As health care providers, patients, family members, friends, and disaster relief agencies such as the American Red Cross continue to grapple with the aftermath of Hurricane Sandy it is important to be mindful of privacy regulations and to prepare in advance for the next emergency. The Health Insurance Portability and Accountability Act of 1996 (“HIPAA”… Continue Reading
California Governor Jerry Brown has signed a new law protecting employee use of social media by prohibiting an employer from requiring or requesting an employee or applicant for employment to disclose a username or password for the purpose of accessing the employee’s personal social media.
The French Data Protection Authority (“CNIL”) has recently issued its activity report for 2011 (http://www.cnil.fr/fileadmin/documents/en/Cnil-RA2011-EN/index.html.) It provides us with some interesting data and allows us to reflect on the ever-growing importance of privacy and data protection in France. Video-surveillance, the right to be forgotten on the Internet, data breaches and abusive data collection by companies… Continue Reading
Earlier this year in United States v. Jones, the United State Supreme Court addressed the privacy implications of Global Positioning Systems (“GPS”), holding that placing a GPS tracking device on a suspect’s car was a “search” under the Fourth Amendment. Though a growing number of employers are using GPS systems to track employee activity on the… Continue Reading
Maryland became the first state to pass legislation that prohibits employers from asking employees and job applicants for their social media passwords.
On January 19, 2011, the U.S. Supreme Court held that the federal government has broad latitude to conduct background checks on contractors who work at government facilities. Assuming, without deciding, that two parts of a standard government employment background investigation implicated a constitutional privacy interest, the Court held that the government is permitted to ask reasonable employment-related questions that further the government’s interests in managing its internal operations, particularly where the results of such investigations are adequately protected from public disclosure.
Illinois recently enacted legislation that broadly restricts a private employer from using credit reports regarding job applicants or current employees.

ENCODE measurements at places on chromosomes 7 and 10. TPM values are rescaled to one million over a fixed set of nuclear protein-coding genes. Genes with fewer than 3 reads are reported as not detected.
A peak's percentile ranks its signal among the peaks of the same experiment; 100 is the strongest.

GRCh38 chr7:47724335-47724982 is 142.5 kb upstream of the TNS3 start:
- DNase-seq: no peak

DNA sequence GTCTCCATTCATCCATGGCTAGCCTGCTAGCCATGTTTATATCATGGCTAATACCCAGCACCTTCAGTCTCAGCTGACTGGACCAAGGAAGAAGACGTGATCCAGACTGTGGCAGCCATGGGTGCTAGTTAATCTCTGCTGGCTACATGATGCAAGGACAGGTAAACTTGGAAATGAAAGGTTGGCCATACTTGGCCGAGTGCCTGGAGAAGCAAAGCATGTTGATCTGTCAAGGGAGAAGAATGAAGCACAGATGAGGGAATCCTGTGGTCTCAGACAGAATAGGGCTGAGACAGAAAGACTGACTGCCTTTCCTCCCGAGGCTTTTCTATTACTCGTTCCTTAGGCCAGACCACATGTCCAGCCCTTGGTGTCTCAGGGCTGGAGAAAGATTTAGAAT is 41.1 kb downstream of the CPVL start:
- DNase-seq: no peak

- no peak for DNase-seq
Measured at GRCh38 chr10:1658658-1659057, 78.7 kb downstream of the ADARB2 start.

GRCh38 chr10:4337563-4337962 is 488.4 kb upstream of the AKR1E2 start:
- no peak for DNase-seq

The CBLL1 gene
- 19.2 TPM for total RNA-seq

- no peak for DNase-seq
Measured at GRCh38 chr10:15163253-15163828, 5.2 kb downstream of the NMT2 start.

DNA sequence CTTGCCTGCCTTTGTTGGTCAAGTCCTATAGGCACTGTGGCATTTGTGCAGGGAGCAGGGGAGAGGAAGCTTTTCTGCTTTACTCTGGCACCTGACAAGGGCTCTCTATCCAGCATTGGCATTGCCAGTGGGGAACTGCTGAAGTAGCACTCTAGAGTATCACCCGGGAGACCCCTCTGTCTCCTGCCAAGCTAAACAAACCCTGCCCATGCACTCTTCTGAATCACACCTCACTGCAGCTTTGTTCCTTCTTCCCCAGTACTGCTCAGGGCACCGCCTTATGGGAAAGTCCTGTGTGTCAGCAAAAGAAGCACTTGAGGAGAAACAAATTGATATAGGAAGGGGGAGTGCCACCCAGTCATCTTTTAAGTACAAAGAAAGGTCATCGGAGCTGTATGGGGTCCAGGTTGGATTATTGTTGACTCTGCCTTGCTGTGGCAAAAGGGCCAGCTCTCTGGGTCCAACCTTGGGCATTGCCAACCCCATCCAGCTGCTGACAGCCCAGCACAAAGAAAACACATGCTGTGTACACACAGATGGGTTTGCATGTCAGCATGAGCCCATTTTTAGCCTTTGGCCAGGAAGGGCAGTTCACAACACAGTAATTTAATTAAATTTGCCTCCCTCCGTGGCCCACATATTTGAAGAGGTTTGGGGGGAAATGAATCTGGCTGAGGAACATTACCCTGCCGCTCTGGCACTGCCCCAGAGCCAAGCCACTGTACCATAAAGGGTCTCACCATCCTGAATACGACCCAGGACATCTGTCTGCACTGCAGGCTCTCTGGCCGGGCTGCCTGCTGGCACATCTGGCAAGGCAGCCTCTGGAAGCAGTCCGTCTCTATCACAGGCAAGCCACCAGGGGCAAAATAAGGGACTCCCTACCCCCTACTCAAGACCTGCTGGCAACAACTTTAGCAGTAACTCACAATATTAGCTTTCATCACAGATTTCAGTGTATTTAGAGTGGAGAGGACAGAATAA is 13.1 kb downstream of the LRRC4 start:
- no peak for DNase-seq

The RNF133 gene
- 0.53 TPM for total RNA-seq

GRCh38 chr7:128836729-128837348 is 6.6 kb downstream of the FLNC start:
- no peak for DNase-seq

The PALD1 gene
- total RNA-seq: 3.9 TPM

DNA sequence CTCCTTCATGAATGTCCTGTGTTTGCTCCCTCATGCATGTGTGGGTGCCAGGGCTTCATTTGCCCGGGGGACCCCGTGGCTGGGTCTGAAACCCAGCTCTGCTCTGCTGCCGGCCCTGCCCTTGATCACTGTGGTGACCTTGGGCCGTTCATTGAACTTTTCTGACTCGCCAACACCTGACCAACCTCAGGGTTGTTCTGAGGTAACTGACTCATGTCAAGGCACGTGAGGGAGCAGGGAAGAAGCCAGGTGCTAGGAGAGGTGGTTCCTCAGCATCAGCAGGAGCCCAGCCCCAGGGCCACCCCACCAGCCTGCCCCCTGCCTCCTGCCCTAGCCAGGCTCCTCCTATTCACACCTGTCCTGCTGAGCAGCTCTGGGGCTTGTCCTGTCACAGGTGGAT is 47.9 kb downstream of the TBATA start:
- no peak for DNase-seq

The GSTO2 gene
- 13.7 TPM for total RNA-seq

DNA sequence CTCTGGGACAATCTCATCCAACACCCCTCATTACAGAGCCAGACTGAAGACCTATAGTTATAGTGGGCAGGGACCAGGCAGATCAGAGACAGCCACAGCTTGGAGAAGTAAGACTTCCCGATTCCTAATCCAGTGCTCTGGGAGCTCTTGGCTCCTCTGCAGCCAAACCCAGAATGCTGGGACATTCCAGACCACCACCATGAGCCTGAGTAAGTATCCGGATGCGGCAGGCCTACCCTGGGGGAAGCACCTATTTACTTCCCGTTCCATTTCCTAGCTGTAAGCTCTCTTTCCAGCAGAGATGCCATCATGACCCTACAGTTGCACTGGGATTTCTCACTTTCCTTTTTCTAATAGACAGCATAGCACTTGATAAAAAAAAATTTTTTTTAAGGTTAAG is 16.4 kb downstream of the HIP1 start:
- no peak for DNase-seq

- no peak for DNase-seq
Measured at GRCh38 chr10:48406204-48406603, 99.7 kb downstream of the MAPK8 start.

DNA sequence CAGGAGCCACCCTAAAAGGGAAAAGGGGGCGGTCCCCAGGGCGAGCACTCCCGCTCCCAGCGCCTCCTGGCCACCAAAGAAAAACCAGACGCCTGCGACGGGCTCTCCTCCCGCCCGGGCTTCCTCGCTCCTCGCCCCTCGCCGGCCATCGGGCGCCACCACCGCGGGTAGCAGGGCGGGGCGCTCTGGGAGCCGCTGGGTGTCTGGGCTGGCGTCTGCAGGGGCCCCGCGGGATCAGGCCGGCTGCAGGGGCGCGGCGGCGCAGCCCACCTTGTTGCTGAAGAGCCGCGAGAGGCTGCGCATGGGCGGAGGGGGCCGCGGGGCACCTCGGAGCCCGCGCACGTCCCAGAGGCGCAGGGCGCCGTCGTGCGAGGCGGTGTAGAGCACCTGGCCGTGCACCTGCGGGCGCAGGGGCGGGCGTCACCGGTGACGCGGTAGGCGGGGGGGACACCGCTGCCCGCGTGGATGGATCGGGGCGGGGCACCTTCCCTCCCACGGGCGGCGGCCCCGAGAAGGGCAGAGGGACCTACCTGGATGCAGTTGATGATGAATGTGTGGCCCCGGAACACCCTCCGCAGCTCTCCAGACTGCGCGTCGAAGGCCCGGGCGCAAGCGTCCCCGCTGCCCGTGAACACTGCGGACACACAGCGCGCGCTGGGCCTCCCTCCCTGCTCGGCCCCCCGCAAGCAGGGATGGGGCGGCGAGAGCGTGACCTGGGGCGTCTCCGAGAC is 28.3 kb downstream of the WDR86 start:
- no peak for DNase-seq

In a continuation of the Stengart v. Loving Care Agency case we wrote about in August 2009, the New Jersey Supreme Court ruled on March 30, 2010 that emails sent by an employee from a company laptop via a web-based email account (Yahoo!) to her attorney were protected from disclosure by the attorney-client privilege. In reaching this conclusion, the Court also ruled and provided insight on a far broader and more practical issue for employers — namely, how to draft enforceable computer usage policies and/or make existing policies more effective.
There is an inherent tension between an employee’s right to privacy and an employer’s right — and obligation — to maintain a safe, productive, and hostility free environment at the office.
Lately we’ve been writing a lot about employers, and their ability to read their employees’ e-mails. From New Jersey, to Idaho, to France, this is a hot topic and we are following new developments in this area closely.
In August, we wrote about the ruling of a New Jersey appellate court in Stengart v. Loving Care Agency, Inc., in which the court took a very narrow view of the ability of employers to monitor the e-mail communications of employees over its computer networks. In that case, which is now on appeal to the… Continue Reading
In Hernandez v. Hillsides, Inc., S147552 (Aug. 3, 2009), the California Supreme Court unanimously held that the mere placement of a hidden video camera in an employee’s office could constitute an invasion of privacy, even if the camera was never actually used to record the employee. Under the specific facts of the case, however, the Court ultimately found no liability because the intrusion was relatively minor, limited and justified, but California employers should be aware that the use of hidden surveillance cameras without notice or warning in “semi-private” office space is likely to produce an actionable claim for invasion of privacy in many cases.